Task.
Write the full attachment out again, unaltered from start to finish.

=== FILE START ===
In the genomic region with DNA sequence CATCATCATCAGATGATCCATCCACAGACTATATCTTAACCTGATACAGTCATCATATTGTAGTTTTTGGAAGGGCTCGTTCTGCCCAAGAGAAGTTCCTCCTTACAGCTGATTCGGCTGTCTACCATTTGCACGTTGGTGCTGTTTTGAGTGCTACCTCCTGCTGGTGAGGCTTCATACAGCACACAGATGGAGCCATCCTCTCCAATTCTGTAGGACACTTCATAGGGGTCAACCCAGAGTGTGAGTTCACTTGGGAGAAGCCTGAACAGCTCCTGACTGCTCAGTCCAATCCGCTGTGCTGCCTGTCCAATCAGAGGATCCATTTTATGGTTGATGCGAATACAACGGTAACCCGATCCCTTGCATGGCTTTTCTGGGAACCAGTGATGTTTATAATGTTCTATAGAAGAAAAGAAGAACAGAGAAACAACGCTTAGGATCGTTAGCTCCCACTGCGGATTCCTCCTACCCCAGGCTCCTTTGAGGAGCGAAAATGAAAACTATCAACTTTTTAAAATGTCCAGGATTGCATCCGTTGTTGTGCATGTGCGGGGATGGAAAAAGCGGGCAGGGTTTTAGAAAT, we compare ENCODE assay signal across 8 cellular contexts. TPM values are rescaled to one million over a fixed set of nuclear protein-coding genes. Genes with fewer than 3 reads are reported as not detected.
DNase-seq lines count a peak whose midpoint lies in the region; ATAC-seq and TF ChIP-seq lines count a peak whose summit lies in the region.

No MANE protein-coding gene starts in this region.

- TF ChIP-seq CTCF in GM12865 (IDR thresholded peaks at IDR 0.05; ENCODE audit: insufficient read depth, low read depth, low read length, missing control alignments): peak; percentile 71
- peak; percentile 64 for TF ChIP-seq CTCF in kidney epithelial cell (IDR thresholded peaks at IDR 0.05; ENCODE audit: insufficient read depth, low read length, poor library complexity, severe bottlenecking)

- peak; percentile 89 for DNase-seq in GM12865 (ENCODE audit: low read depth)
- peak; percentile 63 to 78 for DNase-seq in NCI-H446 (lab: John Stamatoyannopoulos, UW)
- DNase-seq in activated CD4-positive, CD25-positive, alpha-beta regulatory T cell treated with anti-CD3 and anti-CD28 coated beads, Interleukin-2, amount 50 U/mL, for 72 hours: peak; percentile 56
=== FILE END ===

In the genomic region with DNA sequence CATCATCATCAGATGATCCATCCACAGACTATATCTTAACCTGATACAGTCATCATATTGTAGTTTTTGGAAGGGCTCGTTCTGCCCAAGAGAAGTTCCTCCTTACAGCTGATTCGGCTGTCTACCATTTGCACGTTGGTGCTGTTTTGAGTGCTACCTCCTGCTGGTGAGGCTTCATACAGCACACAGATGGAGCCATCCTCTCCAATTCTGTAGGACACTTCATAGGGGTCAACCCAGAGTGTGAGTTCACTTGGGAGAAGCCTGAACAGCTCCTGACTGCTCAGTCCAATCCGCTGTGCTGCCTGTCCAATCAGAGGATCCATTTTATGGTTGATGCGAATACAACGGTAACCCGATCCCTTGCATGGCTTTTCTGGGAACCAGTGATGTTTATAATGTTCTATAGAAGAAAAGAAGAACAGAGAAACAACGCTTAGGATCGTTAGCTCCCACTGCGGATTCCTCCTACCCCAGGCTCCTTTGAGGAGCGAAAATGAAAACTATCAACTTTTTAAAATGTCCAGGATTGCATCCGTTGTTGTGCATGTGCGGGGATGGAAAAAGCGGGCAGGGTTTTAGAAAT, we compare ENCODE assay signal across 8 cellular contexts. TPM values are rescaled to one million over a fixed set of nuclear protein-coding genes. Genes with fewer than 3 reads are reported as not detected.
DNase-seq lines count a peak whose midpoint lies in the region; ATAC-seq and TF ChIP-seq lines count a peak whose summit lies in the region.

No MANE protein-coding gene starts in this region.

- TF ChIP-seq CTCF in GM12865 (IDR thresholded peaks at IDR 0.05; ENCODE audit: insufficient read depth, low read depth, low read length, missing control alignments): peak; percentile 71
- peak; percentile 64 for TF ChIP-seq CTCF in kidney epithelial cell (IDR thresholded peaks at IDR 0.05; ENCODE audit: insufficient read depth, low read length, poor library complexity, severe bottlenecking)

- peak; percentile 89 for DNase-seq in GM12865 (ENCODE audit: low read depth)
- peak; percentile 63 to 78 for DNase-seq in NCI-H446 (lab: John Stamatoyannopoulos, UW)
- DNase-seq in activated CD4-positive, CD25-positive, alpha-beta regulatory T cell treated with anti-CD3 and anti-CD28 coated beads, Interleukin-2, amount 50 U/mL, for 72 hours: peak; percentile 56